United Nations Environment Programme (UNEP)

Davos: A green new deal for a post-crisis world

This year's World Economic Forum has brought together world leaders to dicuss the ongoing economic crisis and shape the global post-crisis agenda, with a focus on economic reform and climate change. The meeting, which takes place in Davos (Switzerland) until 1 st February, brings together more than 2,500 people – a number unparalleled in the Forum's forty-year history – including 40 heads of state, senior UN officials, including the Secretary General, and 1,400 business leaders and civil society representatives. Achim Steiner, UN Under-Secretary General and Executive Director of the UN Environment Programme (UNEP), is urging delegates to embrace a transition to a low carbon Green Economy.

Davos comes in advance of a meeting next week with senior economists in New York where Mr Steiner will discuss and flesh out an a response the the immediate economic crisis via UNEP's Global Green New Deal initiative.

The report will be launched at the upcoming UNEP Governing Council/Global Ministerial Environment Forum taking place in Nairobi from 16 to 20 February.

The Global Green New Deal, seeks to mobilize and refocus the global economy towards investment in clean technologies and natural infrastructure to combat climate change and trigger a green employment boom, which may provide sustainable solutions to benefit both the economy and the environment in the twenty-first century.

So far the US, China, the Republic of Korea, Germany, the United Kingdom and Japan have announced 'green deals' and the G-20 meeting in April in London is looking to a low carbn future.

Catalyzing Resources for a Low Carbon Economy

One of the sessions in Davos on Wednesday, entitled 'Catalysing Resources for a Low Carbon Economy', brought together experts from industry, finance and policy to discuss practical innovations that can help stimulate the finance and technology flows required to make low-carbon investments scalable and create a viable carbon market.

In his address to participants at the session, Achim Steiner pointed out the importance of tackling the issue of climate finance in order to help the private sector play a more dynamic role in mobilizing the necessary international investment and technology flows needed to help move the world to a low-carbon economy. He said it was necessary to encourage public-private initiatives that aim at helping international institutions address finance and technology issues more adequately.

Speakers at the session included former UK Prime Minister Tony Blair, Yvo De Boer, the Executive Secretary of the United Nations Framework Convention on Climate Change (UNFCCC) and Robert B. Zoellick, President of the World Bank Group.

Shaping the Message About Climate Change

The role of the media in raising awareness about climate change in the build-up to the UN Climate talks in Copenhagen, was discussed on Thursday 29 in a workshop entitled 'Shaping the Message about Climate Change'.

The workshop brought together leaders from the media and entertainment industry as well as other business sectors, international organizations, academia and NGOs to discuss improved communications around the climate change agenda.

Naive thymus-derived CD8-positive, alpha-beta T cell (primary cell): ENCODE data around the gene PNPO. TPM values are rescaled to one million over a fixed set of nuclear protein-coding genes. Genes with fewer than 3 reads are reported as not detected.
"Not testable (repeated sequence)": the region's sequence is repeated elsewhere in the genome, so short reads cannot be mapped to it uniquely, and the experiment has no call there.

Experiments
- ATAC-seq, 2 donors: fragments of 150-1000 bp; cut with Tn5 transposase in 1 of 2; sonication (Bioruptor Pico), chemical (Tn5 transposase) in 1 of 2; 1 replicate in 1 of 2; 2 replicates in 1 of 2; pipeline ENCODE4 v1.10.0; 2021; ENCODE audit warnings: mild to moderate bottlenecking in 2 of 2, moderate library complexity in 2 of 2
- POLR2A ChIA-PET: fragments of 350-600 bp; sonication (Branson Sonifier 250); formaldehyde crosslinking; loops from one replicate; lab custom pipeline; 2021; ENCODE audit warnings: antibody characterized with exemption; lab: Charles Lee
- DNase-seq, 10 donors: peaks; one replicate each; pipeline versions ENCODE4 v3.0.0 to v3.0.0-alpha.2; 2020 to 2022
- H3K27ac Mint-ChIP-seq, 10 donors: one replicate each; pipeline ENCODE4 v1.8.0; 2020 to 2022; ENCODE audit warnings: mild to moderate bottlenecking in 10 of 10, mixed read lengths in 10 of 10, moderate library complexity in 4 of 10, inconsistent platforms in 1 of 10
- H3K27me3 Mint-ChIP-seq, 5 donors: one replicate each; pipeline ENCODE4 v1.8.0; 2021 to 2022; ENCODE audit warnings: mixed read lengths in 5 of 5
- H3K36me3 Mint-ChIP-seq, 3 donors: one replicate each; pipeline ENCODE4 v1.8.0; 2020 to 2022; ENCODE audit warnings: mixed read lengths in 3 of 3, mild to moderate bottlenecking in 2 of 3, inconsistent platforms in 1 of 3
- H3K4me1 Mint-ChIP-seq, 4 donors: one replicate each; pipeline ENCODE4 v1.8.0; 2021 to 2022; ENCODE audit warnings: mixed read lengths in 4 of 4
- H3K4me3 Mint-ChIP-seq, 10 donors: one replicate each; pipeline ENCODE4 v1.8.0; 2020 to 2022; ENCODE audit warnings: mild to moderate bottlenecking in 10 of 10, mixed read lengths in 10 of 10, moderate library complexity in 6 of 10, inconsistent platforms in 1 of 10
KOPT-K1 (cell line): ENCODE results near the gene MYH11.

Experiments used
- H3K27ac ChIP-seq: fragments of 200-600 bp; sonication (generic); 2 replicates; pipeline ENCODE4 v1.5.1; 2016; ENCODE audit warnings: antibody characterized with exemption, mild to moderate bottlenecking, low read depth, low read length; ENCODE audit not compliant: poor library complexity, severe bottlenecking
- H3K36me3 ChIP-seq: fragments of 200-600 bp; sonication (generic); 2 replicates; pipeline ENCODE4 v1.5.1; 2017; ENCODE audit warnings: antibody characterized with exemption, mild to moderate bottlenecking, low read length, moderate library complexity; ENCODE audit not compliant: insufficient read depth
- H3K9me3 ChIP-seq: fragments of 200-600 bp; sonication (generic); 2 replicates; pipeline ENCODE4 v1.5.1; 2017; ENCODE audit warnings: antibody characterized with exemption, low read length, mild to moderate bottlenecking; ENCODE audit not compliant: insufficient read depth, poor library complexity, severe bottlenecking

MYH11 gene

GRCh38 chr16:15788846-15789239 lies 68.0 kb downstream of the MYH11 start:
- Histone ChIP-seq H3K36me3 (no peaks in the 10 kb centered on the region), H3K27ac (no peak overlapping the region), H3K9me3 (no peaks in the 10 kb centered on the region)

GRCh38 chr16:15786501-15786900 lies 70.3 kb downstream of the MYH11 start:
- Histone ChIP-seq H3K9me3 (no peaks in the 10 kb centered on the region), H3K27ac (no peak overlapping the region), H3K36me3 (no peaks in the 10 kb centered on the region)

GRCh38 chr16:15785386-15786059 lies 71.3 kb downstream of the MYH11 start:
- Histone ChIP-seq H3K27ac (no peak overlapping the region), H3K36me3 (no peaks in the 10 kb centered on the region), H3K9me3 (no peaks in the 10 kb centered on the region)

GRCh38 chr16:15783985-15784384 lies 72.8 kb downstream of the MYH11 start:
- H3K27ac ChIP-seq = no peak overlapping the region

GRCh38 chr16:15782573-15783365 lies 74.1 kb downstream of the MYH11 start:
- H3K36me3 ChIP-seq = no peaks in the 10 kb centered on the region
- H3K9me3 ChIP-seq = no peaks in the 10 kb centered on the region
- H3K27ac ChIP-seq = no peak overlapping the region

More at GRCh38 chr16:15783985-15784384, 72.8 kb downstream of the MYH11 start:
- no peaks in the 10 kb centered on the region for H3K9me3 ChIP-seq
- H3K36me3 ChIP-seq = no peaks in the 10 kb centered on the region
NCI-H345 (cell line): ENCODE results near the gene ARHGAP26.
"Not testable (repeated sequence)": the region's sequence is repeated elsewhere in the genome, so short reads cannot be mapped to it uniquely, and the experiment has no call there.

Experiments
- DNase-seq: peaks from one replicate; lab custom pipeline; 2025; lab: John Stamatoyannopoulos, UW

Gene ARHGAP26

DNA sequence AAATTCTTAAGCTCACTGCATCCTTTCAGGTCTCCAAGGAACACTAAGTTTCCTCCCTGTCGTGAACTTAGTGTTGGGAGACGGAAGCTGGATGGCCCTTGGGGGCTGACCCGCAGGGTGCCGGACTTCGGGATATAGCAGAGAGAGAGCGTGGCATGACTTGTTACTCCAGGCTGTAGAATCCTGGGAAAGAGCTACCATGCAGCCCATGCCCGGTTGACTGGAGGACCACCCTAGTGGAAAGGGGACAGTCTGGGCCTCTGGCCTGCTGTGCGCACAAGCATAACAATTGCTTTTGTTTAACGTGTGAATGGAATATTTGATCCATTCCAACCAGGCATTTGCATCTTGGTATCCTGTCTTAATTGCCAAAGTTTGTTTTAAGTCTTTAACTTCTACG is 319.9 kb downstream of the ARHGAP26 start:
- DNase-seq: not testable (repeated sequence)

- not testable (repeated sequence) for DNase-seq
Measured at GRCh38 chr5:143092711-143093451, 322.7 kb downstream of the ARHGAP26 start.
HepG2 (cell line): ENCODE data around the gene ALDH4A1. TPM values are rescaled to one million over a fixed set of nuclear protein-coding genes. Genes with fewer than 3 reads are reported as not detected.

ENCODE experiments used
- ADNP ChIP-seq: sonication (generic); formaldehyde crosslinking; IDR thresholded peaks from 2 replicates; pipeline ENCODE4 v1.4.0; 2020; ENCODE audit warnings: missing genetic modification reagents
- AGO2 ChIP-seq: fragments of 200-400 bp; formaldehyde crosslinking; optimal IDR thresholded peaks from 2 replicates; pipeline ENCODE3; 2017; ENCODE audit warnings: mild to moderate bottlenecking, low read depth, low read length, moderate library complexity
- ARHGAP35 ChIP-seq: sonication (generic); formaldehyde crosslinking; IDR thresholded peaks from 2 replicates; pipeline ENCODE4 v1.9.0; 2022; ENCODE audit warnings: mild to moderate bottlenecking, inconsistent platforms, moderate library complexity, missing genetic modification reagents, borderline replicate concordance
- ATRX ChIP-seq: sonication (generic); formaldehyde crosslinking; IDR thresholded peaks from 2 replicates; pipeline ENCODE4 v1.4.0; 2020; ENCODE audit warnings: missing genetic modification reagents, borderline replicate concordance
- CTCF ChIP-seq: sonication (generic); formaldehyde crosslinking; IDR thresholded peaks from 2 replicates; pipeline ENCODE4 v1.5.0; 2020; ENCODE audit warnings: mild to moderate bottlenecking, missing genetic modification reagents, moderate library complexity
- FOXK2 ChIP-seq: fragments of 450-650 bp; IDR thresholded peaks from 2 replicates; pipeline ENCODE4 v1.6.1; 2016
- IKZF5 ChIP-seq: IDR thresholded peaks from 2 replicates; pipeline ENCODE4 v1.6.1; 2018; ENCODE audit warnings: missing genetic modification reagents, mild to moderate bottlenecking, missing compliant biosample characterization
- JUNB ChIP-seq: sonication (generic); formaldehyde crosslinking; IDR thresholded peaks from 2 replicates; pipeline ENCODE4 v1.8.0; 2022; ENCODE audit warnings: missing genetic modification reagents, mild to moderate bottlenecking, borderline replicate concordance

The aim of the workshop is to gain consensus and support for a global communications programme which will be rolled out during 2009 with the support of the UN Secretary-General, and that will build momentum for a positive outcome at the UN climate meeting in Copenhagen in 2009.

Addressing the session, Steiner referred to the UN-wide campaign 'UNite to Combat Climate Change', launched in November 2008, which calls on UN entities, governments, civil society, businesses and industries to support the call for a post-2012 definitive agreement on climate change. The campaign urges world leaders to reach an inclusive, comprehensive and ratifiable deal during the Copenhagen talks in December 2009.

The session included special addresses by UN Secretary General Ban Ki-moon, UNFCCC Executive Secretary Yvo De Boer and London School of Economics expert Nicholas Stern.

Aviation, Travel & Tourism's Route to Copenhagen project

The global travel & tourism sector can proactively contribute solutions to the twin challenges of climate change and poverty alleviation. By providing an overview of climate change impact on the entire travel & tourism sector, the Forum's Climate Change project aims to highlight how governments, industry and consumers can collectively make the travel & tourism sector and destinations more sustainable. The key project findings and recommendations will be presented at the UN Conference on Climate Change that will take place in Copenhagen in December 2009.

The session brought together the CEOs of leading businesses in the travel & tourism sector, policy-makers, climate change experts, and national regulators from developed and developing countries to discuss the innovative cross-sector emissions reduction opportunities, highlighting the key implementation challenges and the overall CO2 emissions abatement impact.

Special Guests included the President of Costa Rica, Oscar Arias Sánchez, Achim Steiner, the Governor of Rio de Janeiro, Sérgio de Oliveira Cabral, EU Environment Commissioner Stavros Dimas, and former US Vice-President and Nobel Laureate Al Gore.

In the course of the next few days, the environment and climate change will continue to feature high on the Davos agenda, culminating in a session entitled 'Building Leadership Momentum Towards Copenhagen'.

This high-level session, which will be attended by the Secretary General of the United Nations, senior government representatives, business leaders and climate experts, will explore how the private sector can best support the climate discussions of the major economies over the next twelve months.

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